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Genetically modified maize — pollen movement and crop co-existence

The French, Spanish and UK authors of this report examine the implications of growing GM and non-GM maize in proximity and conclude that co-existence of these crops can be achieved by applying "a few simple measures". The report contains field data and literature surveys of co-existence studies and explores issues such as pollen movement, viability and the potential for cross-pollination. It also describes measures currently used in North America and Spain to minimise the adventitious presence of GM maize in a non-GM crop.

The report concludes that good farming practices and normal harvesting procedures alone are adequate to reach the 99.1 % purity threshold set by the 2004 EU labelling legislation. Additional measures, such as buffer zones and increased separation distances reduce further the probability of GM presence to "minute levels". This, the authors conclude, means that GM, conventional and organic maize producers can co-exist and maintain the integrity of their crops.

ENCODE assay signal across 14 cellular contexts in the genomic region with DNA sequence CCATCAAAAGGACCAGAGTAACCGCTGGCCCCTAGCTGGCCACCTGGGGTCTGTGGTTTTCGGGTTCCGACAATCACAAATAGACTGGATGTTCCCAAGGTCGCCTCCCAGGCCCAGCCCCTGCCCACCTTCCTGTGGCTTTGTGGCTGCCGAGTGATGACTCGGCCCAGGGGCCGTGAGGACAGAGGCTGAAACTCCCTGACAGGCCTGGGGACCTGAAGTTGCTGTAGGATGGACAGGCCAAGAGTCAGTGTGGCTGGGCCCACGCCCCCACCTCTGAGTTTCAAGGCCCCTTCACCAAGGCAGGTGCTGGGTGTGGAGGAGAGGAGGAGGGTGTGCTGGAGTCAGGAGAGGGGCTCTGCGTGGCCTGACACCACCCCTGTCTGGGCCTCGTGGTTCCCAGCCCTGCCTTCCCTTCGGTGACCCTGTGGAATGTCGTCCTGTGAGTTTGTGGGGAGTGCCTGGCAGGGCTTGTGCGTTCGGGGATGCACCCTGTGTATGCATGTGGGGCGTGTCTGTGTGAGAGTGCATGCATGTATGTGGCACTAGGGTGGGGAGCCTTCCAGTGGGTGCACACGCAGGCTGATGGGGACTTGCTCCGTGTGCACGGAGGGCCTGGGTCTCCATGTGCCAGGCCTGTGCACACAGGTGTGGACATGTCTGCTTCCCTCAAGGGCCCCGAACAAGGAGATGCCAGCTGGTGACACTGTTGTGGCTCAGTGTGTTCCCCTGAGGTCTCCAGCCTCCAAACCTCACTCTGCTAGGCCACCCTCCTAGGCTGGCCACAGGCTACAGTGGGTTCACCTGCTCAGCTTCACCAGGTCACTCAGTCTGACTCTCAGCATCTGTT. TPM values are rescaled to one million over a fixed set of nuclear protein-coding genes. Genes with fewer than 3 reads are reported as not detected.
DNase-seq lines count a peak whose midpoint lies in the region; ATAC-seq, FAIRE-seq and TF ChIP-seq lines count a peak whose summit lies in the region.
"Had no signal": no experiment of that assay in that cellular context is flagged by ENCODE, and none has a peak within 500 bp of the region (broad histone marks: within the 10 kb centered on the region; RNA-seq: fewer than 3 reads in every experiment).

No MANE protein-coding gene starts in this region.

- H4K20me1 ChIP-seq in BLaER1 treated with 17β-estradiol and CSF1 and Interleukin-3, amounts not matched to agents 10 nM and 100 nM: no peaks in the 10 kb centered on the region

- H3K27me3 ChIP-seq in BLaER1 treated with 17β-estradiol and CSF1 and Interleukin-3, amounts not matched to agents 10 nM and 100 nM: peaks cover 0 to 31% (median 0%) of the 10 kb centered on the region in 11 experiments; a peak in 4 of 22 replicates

Importantly, the data used in this report originate from both commercial planting as well as research plots. This report will be of interest to people concerned about co-existence; it will be valuable to those involved in regulation and policy-making, and it will be of practical help to agriculturalists.

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